He said his first order of business would be to prepare for the 2014 Winter Olympics in Sochi, Interfax reported. Tikhonov, who has maintained that he is innocent, is president of the Russian Biathlon Union. Sochi was also a prominent theme in Tikhonov’s final statement to the court Monday, Gazeta.ru reported.

“For us it’s not so much an economic plus as it is a moral and psychological factor,” Tikhonov said of Sochi’s selection to host the games, Gazeta.ru said. “No one knows, and I will tell you: The Koreans spent more than $300 million for their selection campaign.”
Sochi beat Pyeongchang, South Korea, by just four votes, 51-47 at the International Olympic Committee’s selection in Guatemala earlier this month.

Tikhonov’s brother, Viktor, was convicted in 2002 of conspiring in the purported plot and sentenced to four years in prison.

Prosecutors said metals magnate Mikhail Zhivilo ordered the Tikhonov brothers to kill Tuleyev in early 2000 because his factories had been taken over by Tuleyev’s administration for alleged financial wrongdoing. The Tikhonov brothers were arrested in August 2000. Alexander Tikhonov was released a month later for health reasons and went to Austria for treatment. Russian authorities lost track of him after he checked out of a clinic there. In December 2001, Russia asked Interpol to help find him. He returned to Russia last year to face charges.

Viktor Tikhonov was released from prison in August 2004.

Zhivilo left for France before the brothers were detained by the FSB. He was arrested there at Russia’s request in 2001, but a French court refused to extradite him and ordered his release. He has reportedly since received political asylum in France.

Russia’s National Sport? Murder. Oh, the Glory of Murder!

It’s just too bad for Russia that murder is not an Olympic sport. Were it, Russia would surely dominate the globe. Indeed, Russia has once again outdone itself in spectacle of barbarism. It has chosen to celebrate its victory over Nazi Germany by freeing an attempted murderer/assassin and then sending him to the Olympic games. If you didn’t know this was true, you’d swear it was a joke. The Moscow Times reports:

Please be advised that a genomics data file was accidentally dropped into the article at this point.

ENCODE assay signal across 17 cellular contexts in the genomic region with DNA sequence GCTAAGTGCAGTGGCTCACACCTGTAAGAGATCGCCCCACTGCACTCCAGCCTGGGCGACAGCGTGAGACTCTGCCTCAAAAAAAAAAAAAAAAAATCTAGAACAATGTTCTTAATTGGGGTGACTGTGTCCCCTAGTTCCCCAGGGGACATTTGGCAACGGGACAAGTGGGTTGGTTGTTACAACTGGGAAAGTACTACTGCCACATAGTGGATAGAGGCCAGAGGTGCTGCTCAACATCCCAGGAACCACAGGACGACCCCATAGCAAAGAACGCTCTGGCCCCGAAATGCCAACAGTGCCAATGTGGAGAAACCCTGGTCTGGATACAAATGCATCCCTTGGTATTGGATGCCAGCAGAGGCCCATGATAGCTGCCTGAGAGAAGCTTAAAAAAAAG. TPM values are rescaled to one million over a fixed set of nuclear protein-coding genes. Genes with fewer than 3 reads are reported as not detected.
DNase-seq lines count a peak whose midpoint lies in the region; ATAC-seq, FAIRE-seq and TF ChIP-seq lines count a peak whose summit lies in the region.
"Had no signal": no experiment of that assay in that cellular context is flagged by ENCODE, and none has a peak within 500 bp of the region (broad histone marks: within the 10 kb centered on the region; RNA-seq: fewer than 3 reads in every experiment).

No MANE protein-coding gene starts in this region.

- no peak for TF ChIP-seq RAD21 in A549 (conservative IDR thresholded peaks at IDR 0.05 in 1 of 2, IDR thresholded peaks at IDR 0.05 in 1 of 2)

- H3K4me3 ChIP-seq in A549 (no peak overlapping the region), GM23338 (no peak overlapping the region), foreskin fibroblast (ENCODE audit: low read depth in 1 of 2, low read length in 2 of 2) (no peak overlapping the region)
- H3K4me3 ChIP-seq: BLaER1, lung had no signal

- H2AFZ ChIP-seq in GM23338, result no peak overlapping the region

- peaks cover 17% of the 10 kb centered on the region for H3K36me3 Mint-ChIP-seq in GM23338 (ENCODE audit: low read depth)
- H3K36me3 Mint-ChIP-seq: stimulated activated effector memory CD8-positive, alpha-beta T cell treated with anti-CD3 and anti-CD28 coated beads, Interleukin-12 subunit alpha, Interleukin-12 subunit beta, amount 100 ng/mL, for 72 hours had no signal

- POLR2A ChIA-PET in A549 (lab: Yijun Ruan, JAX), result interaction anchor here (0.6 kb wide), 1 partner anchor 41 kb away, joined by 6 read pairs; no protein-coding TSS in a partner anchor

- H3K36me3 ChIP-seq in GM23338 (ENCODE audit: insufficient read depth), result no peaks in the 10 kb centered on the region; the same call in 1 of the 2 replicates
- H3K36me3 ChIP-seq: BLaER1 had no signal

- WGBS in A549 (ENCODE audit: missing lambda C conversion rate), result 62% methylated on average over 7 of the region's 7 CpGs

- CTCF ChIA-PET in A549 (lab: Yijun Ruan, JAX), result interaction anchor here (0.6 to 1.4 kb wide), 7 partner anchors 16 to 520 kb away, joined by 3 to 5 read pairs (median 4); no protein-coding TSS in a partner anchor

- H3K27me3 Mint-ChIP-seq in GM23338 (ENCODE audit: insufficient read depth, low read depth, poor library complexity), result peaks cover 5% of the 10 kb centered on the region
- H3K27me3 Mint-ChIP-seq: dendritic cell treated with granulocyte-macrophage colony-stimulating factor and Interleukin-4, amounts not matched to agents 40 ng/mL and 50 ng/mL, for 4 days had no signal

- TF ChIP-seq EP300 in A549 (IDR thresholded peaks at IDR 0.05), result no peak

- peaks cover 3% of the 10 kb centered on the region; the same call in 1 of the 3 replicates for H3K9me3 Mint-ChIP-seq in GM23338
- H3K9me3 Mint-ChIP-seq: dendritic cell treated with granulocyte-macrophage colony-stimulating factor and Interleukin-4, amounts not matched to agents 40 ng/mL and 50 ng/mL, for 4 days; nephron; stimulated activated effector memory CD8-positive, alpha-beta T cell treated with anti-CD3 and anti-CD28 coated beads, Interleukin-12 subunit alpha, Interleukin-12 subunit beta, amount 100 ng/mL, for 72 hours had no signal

Four-time Olympic biathlon champion Alexander Tikhonov [pictured center] was convicted Monday of plotting to poison Kemerovo Governor Aman Tuleyev, but his three-year prison sentence was commuted as part of a 2005 amnesty. The Novosibirsk Regional Court convicted Tikhonov, who won team gold for the Soviet Union in four straight Winter Olympics from 1968 to 1980, of hiring two men to poison Tuleyev in early 2000. The two men subsequently told authorities about the plot, prosecutors said. Tikhonov, 60, was released in the courtroom Monday under a 2005 amnesty in connection with the 60th anniversary of the defeat of Nazi Germany, Interfax reported.

He said his first order of business would be to prepare for the 2014 Winter Olympics in Sochi, Interfax reported. Tikhonov, who has maintained that he is innocent, is president of the Russian Biathlon Union. Sochi was also a prominent theme in Tikhonov’s final statement to the court Monday, Gazeta.ru reported.

“For us it’s not so much an economic plus as it is a moral and psychological factor,” Tikhonov said of Sochi’s selection to host the games, Gazeta.ru said. “No one knows, and I will tell you: The Koreans spent more than $300 million for their selection campaign.”